Editorial: Dance and Disability

Susanne Quinten, Bettina Bläsing, Sarah Whatley

Research output: Contribution to journalEditorialpeer-review

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In the past decades, dance has developed into a research subject whose knowledge-generating potential is now recognized in many scientific disciplines, from the social sciences, education, cognitive and neuroscience, health and rehabilitation sciences to the arts. With growing need and motivation to provide for inclusive scenarios in all areas of life, mixed-ability dance, in which dancers with different bodily, sensory and mental conditions dance together and collaborate on equal terms, is giving a new, strong impetus to the scientific and artistic research landscape. Multidisciplinary research that considers methods and approaches as well as questions and ideas from all related fields has the potential to foster knowledge processes that challenge the normative and presumptions of what is “normal.” Importantly, it can also contribute to the cultural participation of people with disabilities and to the further development of inclusive education, in the arts and elsewhere.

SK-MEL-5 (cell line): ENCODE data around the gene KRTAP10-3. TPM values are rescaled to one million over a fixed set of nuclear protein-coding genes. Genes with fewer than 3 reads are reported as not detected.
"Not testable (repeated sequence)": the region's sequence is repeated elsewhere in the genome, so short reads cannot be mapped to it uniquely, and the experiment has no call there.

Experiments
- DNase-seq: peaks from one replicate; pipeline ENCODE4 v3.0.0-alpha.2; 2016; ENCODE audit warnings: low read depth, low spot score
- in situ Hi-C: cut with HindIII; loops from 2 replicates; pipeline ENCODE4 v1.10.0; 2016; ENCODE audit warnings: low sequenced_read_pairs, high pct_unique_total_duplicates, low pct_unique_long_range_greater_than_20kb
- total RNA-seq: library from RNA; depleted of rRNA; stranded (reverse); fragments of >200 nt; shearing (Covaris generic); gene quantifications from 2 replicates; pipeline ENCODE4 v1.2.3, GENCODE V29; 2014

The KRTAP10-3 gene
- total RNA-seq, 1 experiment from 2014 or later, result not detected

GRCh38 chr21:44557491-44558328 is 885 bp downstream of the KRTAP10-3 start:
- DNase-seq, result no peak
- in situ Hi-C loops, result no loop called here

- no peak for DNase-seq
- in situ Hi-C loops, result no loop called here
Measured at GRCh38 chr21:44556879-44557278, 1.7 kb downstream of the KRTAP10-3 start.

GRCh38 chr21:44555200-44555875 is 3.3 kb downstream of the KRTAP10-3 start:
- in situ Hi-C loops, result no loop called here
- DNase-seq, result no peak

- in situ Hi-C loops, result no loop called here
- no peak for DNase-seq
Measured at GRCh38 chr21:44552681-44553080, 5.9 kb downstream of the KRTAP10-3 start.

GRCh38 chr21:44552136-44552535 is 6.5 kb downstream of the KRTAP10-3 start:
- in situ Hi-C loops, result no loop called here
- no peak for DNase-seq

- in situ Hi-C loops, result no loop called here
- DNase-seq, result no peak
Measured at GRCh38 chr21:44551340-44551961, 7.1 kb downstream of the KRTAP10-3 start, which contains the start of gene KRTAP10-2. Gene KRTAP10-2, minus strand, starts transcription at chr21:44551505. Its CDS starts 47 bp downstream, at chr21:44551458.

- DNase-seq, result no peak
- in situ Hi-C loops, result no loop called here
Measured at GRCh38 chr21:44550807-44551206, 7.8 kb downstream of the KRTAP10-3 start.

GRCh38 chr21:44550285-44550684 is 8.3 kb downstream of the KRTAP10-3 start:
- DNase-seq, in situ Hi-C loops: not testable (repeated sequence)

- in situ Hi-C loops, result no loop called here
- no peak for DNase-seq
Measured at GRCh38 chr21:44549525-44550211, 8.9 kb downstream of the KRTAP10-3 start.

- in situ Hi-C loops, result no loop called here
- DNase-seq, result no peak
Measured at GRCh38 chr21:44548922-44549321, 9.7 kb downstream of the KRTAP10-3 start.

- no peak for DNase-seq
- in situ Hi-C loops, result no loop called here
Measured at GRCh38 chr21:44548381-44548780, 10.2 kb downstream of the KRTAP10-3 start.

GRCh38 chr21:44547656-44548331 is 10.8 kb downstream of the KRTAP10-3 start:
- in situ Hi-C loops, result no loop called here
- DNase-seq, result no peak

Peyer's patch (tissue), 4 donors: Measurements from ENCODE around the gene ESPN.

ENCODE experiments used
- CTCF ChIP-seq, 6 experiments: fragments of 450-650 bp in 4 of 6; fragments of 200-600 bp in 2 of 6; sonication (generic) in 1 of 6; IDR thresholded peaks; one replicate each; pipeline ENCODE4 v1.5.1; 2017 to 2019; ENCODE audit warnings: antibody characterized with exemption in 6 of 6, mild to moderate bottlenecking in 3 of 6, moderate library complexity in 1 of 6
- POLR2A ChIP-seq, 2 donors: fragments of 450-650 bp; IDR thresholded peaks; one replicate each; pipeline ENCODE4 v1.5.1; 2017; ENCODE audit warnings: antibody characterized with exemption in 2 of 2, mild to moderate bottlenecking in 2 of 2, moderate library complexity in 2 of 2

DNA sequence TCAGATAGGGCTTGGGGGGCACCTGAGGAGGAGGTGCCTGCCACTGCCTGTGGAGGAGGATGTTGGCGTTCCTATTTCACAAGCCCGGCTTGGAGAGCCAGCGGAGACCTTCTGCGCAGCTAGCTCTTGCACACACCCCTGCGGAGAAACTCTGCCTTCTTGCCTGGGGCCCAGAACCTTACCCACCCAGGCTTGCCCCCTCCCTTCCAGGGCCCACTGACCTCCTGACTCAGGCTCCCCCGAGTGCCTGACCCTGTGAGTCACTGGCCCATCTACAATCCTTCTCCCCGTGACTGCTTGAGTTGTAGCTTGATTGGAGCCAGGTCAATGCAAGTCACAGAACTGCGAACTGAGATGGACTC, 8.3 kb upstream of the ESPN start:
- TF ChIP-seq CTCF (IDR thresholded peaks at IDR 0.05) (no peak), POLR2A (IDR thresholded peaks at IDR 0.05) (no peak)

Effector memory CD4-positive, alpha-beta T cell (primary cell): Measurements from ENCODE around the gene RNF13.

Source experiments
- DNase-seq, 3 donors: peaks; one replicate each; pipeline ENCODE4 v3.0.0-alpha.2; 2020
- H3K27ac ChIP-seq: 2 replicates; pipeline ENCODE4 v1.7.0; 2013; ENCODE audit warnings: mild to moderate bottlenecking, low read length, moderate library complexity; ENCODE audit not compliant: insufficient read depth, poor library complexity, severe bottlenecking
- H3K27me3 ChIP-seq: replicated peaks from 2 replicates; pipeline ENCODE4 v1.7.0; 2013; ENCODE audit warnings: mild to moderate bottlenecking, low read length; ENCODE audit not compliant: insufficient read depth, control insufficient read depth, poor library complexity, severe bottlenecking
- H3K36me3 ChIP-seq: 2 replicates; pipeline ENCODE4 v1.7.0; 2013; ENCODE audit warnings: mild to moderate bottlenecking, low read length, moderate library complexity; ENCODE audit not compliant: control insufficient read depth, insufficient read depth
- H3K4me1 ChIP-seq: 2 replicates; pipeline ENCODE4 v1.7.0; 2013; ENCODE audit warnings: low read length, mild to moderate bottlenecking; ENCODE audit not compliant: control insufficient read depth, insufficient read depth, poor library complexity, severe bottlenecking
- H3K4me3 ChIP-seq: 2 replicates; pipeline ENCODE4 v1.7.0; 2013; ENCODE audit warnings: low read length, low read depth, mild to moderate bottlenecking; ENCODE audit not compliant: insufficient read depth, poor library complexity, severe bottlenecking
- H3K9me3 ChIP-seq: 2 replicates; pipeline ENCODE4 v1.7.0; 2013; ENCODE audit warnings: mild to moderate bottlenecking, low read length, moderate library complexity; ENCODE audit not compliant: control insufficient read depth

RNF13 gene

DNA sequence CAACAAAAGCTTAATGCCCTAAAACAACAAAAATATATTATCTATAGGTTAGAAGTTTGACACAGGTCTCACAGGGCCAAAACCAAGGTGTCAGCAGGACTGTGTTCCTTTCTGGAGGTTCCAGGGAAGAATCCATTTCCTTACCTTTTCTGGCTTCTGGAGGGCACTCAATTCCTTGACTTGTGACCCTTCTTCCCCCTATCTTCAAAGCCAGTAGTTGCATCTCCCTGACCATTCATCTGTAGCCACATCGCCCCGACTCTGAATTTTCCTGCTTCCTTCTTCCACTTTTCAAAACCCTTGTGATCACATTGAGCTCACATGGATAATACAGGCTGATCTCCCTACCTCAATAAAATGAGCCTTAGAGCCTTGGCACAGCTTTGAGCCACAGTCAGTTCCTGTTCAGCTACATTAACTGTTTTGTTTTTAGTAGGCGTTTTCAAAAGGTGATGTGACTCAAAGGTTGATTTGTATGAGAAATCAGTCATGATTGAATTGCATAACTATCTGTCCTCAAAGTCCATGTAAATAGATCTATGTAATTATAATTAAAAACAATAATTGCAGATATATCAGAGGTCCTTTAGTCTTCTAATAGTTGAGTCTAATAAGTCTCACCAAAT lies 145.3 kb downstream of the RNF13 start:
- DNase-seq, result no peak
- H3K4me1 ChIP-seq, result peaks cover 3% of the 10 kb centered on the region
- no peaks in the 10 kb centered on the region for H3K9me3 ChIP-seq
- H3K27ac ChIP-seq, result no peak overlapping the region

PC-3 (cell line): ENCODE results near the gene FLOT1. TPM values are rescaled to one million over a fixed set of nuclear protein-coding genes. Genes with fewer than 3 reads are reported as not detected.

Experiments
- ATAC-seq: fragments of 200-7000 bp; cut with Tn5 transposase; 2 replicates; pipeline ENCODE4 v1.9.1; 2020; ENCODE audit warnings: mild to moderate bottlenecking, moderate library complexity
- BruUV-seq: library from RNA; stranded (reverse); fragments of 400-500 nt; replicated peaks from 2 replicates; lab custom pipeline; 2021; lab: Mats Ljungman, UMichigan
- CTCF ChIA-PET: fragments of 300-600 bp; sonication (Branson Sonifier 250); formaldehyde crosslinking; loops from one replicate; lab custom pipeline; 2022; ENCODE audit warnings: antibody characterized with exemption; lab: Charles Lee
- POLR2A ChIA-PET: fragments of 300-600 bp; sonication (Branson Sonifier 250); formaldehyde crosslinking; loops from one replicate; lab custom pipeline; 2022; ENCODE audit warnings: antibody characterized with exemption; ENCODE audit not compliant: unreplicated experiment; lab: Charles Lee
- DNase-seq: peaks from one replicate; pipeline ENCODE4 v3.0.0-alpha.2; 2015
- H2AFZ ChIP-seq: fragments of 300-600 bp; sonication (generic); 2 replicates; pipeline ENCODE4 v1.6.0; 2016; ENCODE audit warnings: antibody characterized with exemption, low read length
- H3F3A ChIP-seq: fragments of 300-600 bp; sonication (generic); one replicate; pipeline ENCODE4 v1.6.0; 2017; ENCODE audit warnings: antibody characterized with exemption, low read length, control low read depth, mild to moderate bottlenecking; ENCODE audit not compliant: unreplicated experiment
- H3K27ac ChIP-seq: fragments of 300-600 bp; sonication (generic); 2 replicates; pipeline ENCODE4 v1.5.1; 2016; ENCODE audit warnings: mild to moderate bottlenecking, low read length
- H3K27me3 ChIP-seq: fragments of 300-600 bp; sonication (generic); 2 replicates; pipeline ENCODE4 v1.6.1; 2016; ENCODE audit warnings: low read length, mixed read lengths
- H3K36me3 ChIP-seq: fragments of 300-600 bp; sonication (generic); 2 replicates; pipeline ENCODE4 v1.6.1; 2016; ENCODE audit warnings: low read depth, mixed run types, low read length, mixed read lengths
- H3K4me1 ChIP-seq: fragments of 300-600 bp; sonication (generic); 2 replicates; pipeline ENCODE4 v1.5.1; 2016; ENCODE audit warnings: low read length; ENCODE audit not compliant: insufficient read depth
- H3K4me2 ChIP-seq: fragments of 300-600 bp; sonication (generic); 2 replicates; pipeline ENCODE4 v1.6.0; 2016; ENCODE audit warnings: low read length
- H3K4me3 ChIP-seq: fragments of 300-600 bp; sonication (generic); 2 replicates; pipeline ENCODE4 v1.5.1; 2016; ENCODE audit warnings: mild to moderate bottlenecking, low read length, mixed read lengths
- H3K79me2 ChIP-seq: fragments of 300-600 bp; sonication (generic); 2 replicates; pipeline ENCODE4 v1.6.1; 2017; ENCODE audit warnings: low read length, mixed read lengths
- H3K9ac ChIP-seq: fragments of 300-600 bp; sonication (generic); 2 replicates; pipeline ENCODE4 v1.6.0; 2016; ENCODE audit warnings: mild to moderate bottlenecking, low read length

Original languageEnglish
Article number878253
Number of pages2
JournalFrontiers in Psychology
Early online date16 Mar 2022
Publication statusPublished - 16 Mar 2022

Bibliographical note

This is an open-access article distributed under the terms of the Creative Commons Attribution License (CC BY). The use, distribution or reproduction in other forums is permitted, provided the original author(s) and the copyright owner(s) are credited and that the original publication in this journal is cited, in accordance with accepted academic practice. No use, distribution or reproduction is permitted which does not comply with these terms.


  • Psychology
  • dance
  • disability
  • mixed-ability dance
  • inclusive dance
  • dance therapy
  • community dance
  • cultural participation


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